Once again, Eva Wiseman illuminates a heartbreaking episode in history for young readers.
From the Hardcover edition.
The theme of anti-Semitism is at the center of this novel set during the Hungarian blood libel trial in 1883. Poverty, despair, and grueling physical work make up the lives of the adults and children in the village of Tisza-Eszlar, where the Jewish and Christian communities are segregated yet intertwined in daily business. Julie, a Christian teen, works as a servant in the local jailhouse and is concerned about her friend Esther, a poorly treated maid. When she disappears, her crazed mother claims that the rabbi and the kosher butcher killed her daughter for her blood to make matzoh for the upcoming Passover holiday. The ills of religious superstition, prejudice, and false accusations are told from a first-person perspective through Julie. Witnesses are produced, including Morris Scharf, the young son of the accused rabbi. Morris, like a puppet, is manipulated and coerced into falsely making claims of watching the alleged crime, until Esther's drowned body is discovered in the village's river with no physical evidence of her death by a slaughterer's knife. Taking her cues from the actual trial transcripts, Wiseman develops a dialogue-driven account ranging from emotional hysteria to serene justice. And while the crux of this event revolves around the trial, Julie's personal struggle with her own abusive father detracts from the realistic drama unfolding for the real victims in the case. Still this is a plausible retelling of a little-known episode in the long history of anti-Semitism.-Rita Soltan, Youth Services Consultant, West Bloomfield, MI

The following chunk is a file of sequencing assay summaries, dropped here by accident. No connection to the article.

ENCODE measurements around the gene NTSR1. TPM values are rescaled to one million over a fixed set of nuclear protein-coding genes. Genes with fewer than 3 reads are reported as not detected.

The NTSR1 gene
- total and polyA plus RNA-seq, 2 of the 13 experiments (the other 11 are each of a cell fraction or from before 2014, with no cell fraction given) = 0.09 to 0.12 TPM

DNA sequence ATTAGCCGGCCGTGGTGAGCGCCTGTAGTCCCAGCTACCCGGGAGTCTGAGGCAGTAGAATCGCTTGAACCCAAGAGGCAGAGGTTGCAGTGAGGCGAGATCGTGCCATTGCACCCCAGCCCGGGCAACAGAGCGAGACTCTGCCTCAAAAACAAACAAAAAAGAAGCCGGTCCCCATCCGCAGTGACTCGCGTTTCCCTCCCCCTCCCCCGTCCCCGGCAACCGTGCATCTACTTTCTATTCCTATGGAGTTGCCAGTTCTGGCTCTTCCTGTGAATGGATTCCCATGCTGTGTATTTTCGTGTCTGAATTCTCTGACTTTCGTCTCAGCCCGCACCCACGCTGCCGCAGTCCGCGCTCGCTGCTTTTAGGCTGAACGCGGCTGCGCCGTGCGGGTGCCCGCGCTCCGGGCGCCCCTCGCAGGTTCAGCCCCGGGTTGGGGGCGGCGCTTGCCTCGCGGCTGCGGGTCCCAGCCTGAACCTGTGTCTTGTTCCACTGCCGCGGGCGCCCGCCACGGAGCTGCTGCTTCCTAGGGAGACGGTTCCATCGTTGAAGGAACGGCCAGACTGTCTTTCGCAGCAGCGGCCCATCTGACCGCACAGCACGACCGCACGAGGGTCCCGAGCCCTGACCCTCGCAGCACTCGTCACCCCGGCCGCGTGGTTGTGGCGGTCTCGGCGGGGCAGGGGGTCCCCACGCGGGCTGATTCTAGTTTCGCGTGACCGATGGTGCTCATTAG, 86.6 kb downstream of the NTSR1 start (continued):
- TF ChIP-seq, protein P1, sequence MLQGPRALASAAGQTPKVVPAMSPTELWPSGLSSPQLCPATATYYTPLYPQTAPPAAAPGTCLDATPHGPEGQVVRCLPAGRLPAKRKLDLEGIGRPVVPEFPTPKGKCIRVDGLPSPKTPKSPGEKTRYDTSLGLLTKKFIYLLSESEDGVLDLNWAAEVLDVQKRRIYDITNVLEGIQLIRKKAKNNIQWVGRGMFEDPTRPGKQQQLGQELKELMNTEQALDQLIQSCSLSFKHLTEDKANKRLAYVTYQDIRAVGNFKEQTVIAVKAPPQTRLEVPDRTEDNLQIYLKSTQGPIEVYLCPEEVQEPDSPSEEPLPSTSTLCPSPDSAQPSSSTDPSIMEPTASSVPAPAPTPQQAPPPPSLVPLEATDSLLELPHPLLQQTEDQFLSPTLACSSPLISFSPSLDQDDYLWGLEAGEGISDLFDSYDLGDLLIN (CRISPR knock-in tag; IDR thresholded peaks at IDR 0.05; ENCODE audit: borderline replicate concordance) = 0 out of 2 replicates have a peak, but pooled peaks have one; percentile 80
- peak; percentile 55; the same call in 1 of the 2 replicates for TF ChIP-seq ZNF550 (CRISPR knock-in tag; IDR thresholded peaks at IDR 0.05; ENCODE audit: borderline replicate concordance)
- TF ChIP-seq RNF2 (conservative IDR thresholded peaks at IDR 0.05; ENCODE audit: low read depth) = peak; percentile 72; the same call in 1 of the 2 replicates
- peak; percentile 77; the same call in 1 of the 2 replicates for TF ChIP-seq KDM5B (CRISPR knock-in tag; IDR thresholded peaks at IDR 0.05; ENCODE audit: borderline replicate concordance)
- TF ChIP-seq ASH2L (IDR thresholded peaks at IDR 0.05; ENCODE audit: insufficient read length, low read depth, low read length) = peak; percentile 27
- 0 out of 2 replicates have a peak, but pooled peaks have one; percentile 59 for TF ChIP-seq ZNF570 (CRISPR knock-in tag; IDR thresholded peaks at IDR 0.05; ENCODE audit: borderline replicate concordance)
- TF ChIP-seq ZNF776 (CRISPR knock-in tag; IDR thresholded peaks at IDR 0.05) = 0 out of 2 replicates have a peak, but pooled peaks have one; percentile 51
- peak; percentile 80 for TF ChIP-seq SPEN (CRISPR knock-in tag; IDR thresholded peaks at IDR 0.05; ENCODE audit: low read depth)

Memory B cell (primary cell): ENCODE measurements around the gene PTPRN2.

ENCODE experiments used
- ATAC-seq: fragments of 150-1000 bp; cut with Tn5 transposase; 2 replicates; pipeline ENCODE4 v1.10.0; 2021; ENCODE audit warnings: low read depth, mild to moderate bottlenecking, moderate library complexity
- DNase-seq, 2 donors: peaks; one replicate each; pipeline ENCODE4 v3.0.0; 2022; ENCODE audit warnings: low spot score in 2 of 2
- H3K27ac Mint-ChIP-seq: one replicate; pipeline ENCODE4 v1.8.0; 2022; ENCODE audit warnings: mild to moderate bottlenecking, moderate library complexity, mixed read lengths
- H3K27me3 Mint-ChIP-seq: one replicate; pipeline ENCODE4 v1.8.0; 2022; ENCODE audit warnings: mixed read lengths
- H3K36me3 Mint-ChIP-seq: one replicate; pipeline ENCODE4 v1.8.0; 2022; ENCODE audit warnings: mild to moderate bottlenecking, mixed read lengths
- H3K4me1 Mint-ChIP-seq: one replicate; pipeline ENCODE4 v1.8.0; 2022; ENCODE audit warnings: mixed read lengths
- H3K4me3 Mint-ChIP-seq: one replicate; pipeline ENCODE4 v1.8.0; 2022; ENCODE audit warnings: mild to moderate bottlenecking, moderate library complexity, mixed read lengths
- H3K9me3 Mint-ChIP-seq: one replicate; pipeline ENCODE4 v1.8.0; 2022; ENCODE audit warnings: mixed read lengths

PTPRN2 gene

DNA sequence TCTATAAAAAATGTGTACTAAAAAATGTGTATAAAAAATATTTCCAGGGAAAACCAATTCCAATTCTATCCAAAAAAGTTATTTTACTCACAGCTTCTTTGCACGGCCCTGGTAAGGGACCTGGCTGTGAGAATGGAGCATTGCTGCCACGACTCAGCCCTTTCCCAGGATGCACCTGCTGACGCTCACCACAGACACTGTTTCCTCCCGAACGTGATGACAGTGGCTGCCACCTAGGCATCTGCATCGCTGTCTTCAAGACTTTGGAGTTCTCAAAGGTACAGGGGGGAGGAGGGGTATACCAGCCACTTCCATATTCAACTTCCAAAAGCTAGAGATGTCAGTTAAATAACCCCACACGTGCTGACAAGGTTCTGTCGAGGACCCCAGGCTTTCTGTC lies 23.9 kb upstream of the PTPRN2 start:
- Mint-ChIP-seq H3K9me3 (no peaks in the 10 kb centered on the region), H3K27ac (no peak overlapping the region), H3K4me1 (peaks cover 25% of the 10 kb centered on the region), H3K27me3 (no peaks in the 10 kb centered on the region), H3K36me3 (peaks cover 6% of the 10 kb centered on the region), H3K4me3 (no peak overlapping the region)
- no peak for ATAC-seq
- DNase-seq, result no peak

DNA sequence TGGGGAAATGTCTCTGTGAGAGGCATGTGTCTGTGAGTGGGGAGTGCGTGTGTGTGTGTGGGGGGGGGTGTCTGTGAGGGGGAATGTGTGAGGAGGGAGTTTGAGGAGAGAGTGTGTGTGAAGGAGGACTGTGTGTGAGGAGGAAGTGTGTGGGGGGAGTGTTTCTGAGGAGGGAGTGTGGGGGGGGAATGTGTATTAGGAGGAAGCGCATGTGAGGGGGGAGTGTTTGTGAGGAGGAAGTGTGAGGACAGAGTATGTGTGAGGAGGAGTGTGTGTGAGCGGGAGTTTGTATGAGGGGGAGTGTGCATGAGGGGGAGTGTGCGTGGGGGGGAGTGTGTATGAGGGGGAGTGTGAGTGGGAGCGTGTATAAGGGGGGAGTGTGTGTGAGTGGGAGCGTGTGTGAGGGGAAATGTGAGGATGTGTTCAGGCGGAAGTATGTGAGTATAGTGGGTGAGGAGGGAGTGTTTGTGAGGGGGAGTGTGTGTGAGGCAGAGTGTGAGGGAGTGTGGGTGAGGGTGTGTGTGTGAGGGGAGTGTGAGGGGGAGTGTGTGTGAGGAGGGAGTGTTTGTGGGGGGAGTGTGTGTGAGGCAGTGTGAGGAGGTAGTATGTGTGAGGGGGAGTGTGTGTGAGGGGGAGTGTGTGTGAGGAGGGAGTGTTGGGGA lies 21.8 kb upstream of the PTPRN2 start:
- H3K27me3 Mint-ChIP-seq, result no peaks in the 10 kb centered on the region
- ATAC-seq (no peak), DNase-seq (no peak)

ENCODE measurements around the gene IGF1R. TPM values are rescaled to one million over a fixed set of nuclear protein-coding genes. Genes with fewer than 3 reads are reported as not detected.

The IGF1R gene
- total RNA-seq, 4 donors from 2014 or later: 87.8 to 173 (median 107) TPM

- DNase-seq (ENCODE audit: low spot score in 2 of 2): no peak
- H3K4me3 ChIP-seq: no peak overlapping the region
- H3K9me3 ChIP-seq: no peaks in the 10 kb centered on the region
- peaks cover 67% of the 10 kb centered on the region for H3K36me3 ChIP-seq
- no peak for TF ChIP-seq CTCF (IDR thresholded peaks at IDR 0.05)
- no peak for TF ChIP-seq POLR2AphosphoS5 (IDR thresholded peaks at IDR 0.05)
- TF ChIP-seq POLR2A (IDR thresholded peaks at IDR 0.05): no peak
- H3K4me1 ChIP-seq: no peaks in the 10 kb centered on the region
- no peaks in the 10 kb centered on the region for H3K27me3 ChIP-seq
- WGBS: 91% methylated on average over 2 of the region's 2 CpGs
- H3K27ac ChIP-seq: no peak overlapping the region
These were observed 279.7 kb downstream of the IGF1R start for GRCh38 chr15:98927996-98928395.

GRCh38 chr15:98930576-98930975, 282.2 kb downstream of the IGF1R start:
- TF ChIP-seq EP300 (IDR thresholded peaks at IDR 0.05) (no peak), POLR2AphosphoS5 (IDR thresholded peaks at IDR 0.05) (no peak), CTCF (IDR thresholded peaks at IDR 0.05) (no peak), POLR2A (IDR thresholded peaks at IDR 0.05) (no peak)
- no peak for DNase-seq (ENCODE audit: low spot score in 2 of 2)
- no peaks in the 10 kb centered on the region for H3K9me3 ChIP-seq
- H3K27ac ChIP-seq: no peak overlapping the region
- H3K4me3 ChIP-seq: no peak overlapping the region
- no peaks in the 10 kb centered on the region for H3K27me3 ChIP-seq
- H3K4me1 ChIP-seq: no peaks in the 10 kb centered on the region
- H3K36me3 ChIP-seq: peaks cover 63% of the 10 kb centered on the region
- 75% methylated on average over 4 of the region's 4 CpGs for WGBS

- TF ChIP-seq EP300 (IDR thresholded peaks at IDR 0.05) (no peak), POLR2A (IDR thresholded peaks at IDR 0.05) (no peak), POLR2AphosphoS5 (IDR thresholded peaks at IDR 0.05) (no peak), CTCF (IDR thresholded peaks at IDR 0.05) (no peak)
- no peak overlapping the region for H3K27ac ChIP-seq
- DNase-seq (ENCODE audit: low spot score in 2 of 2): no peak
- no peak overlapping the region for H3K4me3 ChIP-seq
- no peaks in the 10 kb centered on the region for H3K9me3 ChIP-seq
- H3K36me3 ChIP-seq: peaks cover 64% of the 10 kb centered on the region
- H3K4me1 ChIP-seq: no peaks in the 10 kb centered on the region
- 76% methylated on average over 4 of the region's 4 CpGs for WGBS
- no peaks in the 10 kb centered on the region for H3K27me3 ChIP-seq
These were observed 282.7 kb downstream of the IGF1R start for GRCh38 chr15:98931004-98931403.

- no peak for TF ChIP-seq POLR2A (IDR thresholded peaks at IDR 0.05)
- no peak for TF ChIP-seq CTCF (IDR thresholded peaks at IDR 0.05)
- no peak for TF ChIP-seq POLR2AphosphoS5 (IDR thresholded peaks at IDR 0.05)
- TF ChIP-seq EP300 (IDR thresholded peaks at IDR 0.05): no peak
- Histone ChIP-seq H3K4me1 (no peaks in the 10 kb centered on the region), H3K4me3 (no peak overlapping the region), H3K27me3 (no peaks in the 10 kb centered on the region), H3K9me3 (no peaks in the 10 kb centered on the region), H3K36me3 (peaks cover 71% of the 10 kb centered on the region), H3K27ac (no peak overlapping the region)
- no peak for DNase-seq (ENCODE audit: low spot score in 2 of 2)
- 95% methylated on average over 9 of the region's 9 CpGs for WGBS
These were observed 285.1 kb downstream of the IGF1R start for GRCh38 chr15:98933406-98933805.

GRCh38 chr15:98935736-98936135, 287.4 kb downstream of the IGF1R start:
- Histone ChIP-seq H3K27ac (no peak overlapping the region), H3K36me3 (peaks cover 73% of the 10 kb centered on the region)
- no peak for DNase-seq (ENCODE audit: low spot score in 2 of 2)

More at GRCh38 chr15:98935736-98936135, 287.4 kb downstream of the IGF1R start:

—Starred Review, Booklist
“…the book offers a valuable look at a historical phenomenon that contemporary readers would find difficult to comprehend; the subject matter will compel their attention.”
- Publication date:
- Sold by:
- Random House
- NOOK Book
- File size:
- 2 MB
- Age Range:
- 10 - 11 Years
Meet the Author